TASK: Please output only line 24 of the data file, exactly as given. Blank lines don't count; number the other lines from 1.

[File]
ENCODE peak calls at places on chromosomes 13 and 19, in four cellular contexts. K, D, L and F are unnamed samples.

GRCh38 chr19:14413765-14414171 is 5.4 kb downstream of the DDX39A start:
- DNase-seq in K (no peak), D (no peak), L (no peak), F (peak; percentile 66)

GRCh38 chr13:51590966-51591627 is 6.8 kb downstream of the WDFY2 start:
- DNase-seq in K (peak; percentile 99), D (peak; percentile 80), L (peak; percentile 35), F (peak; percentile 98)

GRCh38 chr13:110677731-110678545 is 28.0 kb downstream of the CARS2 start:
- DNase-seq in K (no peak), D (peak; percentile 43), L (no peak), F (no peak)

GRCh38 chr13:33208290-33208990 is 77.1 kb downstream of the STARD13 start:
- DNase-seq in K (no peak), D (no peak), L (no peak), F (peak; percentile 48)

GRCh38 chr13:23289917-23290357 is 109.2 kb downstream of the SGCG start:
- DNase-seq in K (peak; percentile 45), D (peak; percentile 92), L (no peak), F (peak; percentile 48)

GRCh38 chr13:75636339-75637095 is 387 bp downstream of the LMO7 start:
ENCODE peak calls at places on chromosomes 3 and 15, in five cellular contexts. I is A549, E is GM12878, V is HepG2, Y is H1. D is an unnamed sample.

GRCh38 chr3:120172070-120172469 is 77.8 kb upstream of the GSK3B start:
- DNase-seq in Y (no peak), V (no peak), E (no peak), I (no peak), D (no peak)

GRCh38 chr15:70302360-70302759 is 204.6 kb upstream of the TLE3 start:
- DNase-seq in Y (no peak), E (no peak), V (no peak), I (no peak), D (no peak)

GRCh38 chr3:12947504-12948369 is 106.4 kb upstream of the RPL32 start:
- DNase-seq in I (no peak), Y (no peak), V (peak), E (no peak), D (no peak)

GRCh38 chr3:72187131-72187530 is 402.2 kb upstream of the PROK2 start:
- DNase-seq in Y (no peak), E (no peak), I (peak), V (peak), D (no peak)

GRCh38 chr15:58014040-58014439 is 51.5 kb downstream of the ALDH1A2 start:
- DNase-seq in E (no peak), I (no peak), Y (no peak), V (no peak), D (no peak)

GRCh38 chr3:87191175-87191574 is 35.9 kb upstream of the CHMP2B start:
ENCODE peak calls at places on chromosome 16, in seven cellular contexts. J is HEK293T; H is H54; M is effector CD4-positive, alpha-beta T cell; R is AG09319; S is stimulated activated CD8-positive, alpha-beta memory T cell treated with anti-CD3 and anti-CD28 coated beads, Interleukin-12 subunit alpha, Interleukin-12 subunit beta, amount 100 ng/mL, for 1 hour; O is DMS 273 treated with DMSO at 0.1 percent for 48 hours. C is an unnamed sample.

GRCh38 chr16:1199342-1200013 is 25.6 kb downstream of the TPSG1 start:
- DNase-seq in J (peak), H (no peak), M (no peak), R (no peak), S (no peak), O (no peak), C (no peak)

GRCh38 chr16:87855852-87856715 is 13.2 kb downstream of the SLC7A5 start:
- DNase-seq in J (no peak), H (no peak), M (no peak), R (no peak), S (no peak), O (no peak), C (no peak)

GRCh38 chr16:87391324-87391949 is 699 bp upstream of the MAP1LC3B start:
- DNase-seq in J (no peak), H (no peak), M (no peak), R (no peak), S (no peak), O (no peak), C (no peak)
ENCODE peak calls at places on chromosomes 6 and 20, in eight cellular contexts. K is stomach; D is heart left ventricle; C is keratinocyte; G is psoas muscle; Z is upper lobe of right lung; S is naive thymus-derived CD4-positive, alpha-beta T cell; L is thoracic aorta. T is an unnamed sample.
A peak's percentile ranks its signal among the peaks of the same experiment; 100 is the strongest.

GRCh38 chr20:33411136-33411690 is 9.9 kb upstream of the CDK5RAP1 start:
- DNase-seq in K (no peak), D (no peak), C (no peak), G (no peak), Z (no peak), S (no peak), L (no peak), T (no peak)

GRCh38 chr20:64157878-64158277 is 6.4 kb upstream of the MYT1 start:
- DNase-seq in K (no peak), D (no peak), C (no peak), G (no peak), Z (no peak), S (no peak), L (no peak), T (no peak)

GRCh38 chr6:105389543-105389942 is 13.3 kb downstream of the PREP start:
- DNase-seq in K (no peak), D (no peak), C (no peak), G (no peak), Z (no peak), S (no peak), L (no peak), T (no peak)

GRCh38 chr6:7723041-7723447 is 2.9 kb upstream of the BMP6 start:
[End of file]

GRCh38 chr3:87191175-87191574 is 35.9 kb upstream of the CHMP2B start: